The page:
Note: Cells with N/A values do not require data.

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Types of Services Funded (Fiscal Year 2017-18)

This section provides information about the programs and supplemental services that are available at the school and funded through categorical sources.

Title I funds are used to support effective, evidence based educational strategies for students not meeting the state's challenging academic achievement standards. Title I funds are distributed to schools with a minimum of 50% poverty on a per-pupil basis. Based on an analysis of student achievement data, Title I resources may be used for professional development, supplemental instruction and intervention, parental involvement, personalization and support for students who are academically at risk.

Title III funds are allocated to supplement the core language instruction educational programs to ensure English Learner (EL) students, including immigrant children and youth, achieve English proficiency and meet the same challenging state academic standards that other students are expected to meet. These support services must be based on evidence that demonstrates program effectiveness and may include effective professional development to teachers, principals, administrators, and other school or community-based organizational personnel. Professional development activities funded with Title III funds must be of sufficient intensity and duration to have a positive and lasting impact on teacher capacity to meet the instructional needs of English learners. Each local district determines how funds are distributed to school sites based on locally determined needs. Funds may be used to provide EL instructional coaches and professional development services.

School Year Title I Title III
2017-18 X X
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Teacher and Administrative Salaries (Fiscal Year 2017-18)
Category District Amount State Average For Districts
In Same Category
Beginning Teacher Salary $43,913 $47,903
Mid-Range Teacher Salary $70,141 $74,481
Highest Teacher Salary $87,085 $98,269
Average Principal Salary (Elementary) $116,726 $123,495
Average Principal Salary (Middle) $131,879 $129,482
Average Principal Salary (High) $133,989 $142,414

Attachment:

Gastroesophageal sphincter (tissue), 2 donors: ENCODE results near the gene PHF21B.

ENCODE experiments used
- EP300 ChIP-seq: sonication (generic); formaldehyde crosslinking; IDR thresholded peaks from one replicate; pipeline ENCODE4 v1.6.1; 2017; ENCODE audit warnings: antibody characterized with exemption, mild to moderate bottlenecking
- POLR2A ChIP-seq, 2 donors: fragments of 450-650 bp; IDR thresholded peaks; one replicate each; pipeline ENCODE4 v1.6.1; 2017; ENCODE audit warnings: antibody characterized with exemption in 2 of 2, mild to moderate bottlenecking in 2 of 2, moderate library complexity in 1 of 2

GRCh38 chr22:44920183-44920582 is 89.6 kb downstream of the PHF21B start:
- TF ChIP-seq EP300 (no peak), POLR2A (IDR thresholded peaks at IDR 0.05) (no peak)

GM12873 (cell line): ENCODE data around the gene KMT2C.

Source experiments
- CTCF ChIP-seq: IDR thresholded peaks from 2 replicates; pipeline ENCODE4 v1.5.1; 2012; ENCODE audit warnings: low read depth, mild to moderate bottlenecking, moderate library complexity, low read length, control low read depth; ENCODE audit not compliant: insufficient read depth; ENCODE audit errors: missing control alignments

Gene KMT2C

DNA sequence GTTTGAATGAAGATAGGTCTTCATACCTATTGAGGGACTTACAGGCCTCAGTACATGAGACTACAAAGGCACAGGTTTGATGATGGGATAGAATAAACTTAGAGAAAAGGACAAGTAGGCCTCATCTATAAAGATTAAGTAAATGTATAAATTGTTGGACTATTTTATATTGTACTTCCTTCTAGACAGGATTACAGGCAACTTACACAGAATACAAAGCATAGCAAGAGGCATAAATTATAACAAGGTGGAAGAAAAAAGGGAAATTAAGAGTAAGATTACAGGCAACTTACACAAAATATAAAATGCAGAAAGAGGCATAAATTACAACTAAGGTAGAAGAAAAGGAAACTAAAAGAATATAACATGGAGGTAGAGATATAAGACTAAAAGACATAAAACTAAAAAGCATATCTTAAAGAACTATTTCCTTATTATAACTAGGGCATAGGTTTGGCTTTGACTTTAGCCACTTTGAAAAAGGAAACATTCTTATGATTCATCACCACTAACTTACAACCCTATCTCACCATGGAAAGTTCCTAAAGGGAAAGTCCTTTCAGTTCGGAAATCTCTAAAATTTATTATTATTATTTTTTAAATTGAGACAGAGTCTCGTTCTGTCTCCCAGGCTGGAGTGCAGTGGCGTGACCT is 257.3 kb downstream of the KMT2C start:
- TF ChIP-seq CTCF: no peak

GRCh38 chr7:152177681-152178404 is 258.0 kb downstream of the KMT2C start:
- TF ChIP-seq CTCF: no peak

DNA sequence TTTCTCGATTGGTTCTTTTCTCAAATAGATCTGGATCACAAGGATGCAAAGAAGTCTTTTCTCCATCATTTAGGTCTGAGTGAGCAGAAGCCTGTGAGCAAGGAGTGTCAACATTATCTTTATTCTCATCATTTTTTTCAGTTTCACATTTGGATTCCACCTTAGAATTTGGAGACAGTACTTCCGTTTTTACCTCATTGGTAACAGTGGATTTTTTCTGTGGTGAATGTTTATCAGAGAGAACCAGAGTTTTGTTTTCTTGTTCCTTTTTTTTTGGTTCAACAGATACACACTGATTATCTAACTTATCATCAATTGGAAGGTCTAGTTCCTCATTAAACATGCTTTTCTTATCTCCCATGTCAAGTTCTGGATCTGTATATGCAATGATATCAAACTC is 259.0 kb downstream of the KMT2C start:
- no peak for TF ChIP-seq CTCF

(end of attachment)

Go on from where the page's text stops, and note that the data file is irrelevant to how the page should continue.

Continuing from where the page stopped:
Superintendent Salary $350,000 $271,429
Percent of Budget for Teacher Salaries 31 35
Percent of Budget for Administrative Salaries 5 5

Note: For detailed information on salaries, see the CDE Certificated Salaries & Benefits web page at http://www.cde.ca.gov/ds/fd/cs.

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Advanced Placement (AP) Courses (School Year 2017-18)
Subject Number of
AP Courses Offered*
Percent of Students
In AP Courses
Computer Science 0 N/A
English 0 N/A
Fine and Performing Arts 0 N/A
Foreign Language 0 N/A
Mathematics 0 N/A
Science 0 N/A
Social Science 0 N/A
All courses 0 0

Note: Cells with N/A values do not require data.
* Where there are student course enrollments of at least one student.

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Professional Development - Most Recent 3 Years

The professional development provided in the 2017-18 school year was designed to deepen the knowledge of teachers and schools leaders of the California content standards and frameworks in English language arts, English language development, mathematics, history/social studies, science, visual performing arts, health, physical education, other content subjects and literacy in history/social studies, science, and technical subjects. The professional development has built upon the phases of implementation of the standards, the Professional Learning and Leadership Development initiatives incorporating the Teaching and Learning and School Leadership frameworks, and targeted instruction for our subgroups. The primary focus of professional development within the District continues to be focused on effective first instruction using newly adopted instructional materials (particularly in English language arts, English language development and mathematics) aligned with the California content standards as the foundation for equity, access, culturally and linguistically responsive teaching, Universal Design for Learning, integration of social emotional learning, and multi-tiered systems of support for both tier I instruction and tier II/III interventions for behavior and academics. The District encourages schools to use a plan-deliver-reflect-revise model where teachers work collaboratively to construct instructional lessons, analyze student work, and reflect on instructional practices. The specific focus areas have been on the delivery of literacy and language instruction that ensures that all students read, write, speak and listen effectively, accurately, and fluently by the end of 2nd grade; the implementation of the California English language development standards (CA ELD); the transition to the new state History/Social Science and Science Frameworks; and the development of the instructional leadership team to collectively build capacity that increases the ability of all educators to make the instructional changes needed for all students to be college-prepared and career-ready.

Time Contractually Allotted for Professional Development for Teachers*

Elementary Schools
Academic Year Banked Time Pupil Free
2018-19 26 Hours 6 Hours
2017-18 26 Hours 6 Hours
2016-17 26 Hours 6 Hours

Secondary Schools
Academic Year Banked Time Pupil Free
2018-19 21 Hours 6 Hours
2017-18 21 Hours 6 Hours
2016-17 21 Hours 6 Hours

Note: * Schools often provided additional professional development time based on specific school-site scheduling and budgetary decisions.